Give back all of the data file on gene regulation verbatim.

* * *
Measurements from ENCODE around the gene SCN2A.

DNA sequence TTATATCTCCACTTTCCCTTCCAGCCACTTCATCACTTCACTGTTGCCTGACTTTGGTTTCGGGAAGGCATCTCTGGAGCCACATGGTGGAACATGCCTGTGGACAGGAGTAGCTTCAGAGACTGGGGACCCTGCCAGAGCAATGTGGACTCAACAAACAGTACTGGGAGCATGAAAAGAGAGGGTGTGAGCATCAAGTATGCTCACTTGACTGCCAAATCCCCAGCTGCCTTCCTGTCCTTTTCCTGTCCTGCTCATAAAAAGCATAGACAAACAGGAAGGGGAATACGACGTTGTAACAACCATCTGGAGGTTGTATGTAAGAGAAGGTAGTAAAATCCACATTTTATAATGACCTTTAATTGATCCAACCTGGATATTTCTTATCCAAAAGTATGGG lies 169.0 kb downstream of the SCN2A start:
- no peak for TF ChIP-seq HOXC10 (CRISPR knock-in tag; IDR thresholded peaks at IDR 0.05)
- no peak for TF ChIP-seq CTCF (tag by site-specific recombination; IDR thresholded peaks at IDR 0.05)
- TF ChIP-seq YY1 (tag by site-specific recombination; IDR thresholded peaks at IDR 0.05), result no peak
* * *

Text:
Measurements from ENCODE around the gene SCN2A.

DNA sequence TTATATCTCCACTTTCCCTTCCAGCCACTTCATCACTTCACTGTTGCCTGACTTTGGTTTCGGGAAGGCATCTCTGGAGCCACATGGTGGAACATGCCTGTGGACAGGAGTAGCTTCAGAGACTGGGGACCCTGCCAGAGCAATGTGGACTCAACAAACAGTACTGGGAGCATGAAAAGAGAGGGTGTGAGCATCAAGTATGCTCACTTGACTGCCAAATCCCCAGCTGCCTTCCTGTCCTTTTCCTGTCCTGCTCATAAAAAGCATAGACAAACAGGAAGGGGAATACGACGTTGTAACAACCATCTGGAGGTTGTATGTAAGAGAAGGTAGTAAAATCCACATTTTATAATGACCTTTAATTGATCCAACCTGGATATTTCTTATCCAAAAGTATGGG lies 169.0 kb downstream of the SCN2A start:
- no peak for TF ChIP-seq HOXC10 (CRISPR knock-in tag; IDR thresholded peaks at IDR 0.05)
- no peak for TF ChIP-seq CTCF (tag by site-specific recombination; IDR thresholded peaks at IDR 0.05)
- TF ChIP-seq YY1 (tag by site-specific recombination; IDR thresholded peaks at IDR 0.05), result no peak